Researchers at Kyoto University in Japan explored how seemingly dissimilar concepts in scientific disciplines combine to become universal approaches.
The team compared the concepts of agent-based modeling (often used in the computer sciences) and individual-based modeling (mainly used in ecology). Kyoto's Christian E. Vincenot determined both concepts are founded on the same principle, and are used to study complex systems by modeling a single individual and then scaling up to a larger group.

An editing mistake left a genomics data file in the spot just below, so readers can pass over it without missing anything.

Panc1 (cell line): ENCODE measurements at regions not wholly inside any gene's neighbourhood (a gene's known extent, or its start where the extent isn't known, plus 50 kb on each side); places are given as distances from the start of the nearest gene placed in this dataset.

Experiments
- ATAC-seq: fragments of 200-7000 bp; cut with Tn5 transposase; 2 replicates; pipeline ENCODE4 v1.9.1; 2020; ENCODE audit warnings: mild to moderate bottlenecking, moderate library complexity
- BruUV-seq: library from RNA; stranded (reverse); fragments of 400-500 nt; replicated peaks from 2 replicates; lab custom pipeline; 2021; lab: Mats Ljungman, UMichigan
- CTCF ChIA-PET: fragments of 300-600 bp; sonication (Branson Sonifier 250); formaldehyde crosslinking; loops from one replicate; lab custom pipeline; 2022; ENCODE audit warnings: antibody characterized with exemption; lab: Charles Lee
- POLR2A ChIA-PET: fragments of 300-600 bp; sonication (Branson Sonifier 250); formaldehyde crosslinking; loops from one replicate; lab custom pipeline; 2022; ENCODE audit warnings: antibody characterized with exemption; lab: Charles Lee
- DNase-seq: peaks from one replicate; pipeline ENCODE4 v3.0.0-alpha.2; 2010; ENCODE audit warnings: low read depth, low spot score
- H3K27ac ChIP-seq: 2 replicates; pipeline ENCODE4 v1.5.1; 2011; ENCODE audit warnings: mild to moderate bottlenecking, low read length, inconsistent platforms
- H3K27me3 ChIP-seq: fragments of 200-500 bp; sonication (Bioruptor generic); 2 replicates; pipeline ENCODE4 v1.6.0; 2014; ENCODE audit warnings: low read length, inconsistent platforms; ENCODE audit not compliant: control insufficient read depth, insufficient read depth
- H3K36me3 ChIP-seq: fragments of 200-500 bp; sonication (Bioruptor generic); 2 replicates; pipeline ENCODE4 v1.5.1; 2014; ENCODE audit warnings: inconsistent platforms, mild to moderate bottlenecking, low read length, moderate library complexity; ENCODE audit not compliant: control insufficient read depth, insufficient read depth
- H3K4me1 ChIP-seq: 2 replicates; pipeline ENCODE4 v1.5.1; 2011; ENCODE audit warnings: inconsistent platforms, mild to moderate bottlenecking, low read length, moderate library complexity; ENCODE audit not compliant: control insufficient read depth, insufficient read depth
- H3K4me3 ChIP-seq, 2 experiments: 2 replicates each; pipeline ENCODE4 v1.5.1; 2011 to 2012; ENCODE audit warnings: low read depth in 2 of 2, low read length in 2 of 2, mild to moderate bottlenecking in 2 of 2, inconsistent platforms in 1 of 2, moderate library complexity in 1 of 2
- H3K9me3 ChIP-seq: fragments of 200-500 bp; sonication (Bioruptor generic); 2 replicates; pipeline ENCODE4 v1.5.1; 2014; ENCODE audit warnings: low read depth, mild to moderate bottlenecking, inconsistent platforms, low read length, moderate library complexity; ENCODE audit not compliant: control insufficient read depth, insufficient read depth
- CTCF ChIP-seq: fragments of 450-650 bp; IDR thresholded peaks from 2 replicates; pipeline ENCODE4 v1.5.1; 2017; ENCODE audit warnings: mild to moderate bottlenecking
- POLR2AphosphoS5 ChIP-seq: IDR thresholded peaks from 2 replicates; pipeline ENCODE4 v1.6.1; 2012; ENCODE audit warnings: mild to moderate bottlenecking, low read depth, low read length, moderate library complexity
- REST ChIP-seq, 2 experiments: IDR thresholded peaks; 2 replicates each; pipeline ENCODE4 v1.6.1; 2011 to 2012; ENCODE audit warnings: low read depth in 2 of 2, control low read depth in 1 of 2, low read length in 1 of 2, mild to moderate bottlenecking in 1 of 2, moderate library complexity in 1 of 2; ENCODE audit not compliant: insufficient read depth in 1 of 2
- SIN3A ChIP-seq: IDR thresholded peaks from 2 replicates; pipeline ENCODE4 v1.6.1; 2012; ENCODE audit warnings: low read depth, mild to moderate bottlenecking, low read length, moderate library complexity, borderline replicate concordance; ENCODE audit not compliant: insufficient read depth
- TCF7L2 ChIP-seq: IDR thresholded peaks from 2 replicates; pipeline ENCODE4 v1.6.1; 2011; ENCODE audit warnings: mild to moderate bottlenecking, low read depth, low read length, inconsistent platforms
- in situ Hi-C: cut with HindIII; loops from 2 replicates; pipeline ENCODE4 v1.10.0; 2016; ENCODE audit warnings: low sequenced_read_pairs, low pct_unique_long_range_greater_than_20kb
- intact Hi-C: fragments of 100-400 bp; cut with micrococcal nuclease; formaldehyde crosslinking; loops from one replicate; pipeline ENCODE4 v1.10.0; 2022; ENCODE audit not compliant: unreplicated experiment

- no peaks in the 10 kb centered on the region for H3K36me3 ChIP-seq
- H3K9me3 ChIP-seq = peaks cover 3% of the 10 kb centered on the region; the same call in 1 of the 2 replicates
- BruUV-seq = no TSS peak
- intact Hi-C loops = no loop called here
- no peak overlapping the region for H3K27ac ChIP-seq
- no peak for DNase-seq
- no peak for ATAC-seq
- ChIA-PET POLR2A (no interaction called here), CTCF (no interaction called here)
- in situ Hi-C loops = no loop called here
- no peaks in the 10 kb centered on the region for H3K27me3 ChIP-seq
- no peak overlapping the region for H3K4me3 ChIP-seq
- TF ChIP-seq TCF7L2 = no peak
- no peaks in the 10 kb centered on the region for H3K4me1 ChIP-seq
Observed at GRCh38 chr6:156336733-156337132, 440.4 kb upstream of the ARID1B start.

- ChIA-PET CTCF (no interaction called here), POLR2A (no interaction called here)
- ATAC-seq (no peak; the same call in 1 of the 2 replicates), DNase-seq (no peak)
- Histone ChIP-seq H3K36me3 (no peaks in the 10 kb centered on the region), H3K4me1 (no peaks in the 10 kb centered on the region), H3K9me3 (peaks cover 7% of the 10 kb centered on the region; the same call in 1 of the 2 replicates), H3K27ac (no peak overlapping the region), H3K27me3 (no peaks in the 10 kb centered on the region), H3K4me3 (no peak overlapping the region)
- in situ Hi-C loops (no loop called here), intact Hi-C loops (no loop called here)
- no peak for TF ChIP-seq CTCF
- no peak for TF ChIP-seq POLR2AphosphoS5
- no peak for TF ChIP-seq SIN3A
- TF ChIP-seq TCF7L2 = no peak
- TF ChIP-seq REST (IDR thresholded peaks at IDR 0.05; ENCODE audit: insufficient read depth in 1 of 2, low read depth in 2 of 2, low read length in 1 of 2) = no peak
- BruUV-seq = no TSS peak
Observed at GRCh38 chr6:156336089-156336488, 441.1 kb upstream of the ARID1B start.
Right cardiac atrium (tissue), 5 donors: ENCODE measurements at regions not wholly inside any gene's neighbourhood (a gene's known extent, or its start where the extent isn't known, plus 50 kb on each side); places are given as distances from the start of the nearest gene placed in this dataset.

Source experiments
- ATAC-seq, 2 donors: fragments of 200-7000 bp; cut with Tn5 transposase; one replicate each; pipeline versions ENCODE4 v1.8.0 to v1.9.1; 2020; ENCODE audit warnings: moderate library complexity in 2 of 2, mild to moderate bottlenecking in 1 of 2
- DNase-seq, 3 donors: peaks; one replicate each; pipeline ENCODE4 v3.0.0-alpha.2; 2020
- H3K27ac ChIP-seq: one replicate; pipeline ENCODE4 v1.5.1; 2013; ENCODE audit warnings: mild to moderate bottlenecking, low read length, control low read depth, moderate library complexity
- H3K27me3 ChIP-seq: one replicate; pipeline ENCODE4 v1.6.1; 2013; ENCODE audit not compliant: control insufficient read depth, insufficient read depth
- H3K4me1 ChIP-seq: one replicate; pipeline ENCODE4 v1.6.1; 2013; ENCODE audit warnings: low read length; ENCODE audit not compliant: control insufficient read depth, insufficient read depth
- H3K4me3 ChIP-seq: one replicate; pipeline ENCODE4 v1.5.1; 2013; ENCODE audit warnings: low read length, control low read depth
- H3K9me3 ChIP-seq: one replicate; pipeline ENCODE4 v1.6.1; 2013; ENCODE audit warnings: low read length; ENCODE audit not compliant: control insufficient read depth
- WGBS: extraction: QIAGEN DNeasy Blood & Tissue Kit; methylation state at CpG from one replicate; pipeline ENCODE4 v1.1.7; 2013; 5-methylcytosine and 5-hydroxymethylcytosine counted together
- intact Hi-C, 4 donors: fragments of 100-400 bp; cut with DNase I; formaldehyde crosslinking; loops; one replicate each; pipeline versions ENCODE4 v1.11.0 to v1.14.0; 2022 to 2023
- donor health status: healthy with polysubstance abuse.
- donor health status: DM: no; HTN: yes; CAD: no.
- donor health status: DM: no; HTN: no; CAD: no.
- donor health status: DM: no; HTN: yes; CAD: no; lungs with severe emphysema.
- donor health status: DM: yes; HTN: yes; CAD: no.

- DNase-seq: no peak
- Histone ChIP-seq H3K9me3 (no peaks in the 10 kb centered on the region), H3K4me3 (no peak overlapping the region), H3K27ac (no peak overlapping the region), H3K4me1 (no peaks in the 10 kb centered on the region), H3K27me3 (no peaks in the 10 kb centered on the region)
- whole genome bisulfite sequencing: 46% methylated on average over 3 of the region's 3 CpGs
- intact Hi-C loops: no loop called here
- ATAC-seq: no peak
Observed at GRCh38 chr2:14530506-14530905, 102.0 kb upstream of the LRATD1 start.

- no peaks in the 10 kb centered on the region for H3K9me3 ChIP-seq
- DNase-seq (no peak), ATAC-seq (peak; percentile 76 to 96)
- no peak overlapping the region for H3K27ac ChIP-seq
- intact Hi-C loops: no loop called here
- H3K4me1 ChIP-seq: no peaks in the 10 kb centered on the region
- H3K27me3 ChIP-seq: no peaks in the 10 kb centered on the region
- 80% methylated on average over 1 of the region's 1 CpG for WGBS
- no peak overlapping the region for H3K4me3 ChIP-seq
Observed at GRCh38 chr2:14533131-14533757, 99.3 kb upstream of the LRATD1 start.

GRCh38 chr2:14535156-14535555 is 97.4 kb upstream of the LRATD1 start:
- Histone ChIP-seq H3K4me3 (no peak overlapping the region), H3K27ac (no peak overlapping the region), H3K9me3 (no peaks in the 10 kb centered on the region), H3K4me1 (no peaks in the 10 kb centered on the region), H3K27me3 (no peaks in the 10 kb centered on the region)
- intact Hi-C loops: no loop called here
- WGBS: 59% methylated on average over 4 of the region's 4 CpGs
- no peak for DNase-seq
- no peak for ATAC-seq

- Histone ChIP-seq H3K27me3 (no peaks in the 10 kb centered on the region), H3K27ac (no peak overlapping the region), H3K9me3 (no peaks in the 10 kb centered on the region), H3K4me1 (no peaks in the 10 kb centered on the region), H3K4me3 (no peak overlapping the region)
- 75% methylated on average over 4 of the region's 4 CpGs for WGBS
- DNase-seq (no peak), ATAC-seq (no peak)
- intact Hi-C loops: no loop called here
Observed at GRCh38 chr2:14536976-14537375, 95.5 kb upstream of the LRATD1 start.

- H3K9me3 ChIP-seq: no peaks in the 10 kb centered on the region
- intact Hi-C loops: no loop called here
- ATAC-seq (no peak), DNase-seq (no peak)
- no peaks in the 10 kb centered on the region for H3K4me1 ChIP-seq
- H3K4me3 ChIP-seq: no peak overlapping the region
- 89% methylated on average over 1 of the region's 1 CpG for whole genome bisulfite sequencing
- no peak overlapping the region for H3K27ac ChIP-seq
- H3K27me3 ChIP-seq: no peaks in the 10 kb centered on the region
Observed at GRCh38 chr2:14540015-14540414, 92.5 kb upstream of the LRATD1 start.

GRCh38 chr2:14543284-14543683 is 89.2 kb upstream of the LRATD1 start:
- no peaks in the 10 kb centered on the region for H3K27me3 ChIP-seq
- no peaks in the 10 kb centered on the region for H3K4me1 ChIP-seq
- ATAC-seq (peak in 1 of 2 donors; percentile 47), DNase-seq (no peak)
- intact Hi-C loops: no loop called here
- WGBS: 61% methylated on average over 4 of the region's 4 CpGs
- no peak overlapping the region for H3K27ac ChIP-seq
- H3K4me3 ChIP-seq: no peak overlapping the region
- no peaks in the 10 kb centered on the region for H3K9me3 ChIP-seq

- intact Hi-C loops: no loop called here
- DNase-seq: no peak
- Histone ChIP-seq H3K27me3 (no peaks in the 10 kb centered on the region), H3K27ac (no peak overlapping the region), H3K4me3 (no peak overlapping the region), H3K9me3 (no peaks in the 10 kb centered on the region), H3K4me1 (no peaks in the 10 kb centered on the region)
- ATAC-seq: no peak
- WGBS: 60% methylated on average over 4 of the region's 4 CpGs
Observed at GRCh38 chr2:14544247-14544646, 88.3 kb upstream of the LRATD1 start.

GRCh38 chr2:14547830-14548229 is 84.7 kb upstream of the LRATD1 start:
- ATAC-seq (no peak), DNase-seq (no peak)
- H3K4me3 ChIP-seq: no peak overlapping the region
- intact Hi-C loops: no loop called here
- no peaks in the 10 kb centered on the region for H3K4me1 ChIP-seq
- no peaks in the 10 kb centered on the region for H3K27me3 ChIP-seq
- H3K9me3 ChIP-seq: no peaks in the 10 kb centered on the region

He theorizes that three elements are necessary for fusion to happen: researchers must be aware of issues in different fields; common language, terminology, and software must be developed; and more unified theories have to be cultivated.
"We need more transcendental theories, which serve as frameworks for sciences, to develop in a self-sustaining manner," Vincenot contends. "Basically, we must interpret current results and use them as building blocks to recursively create new theories."
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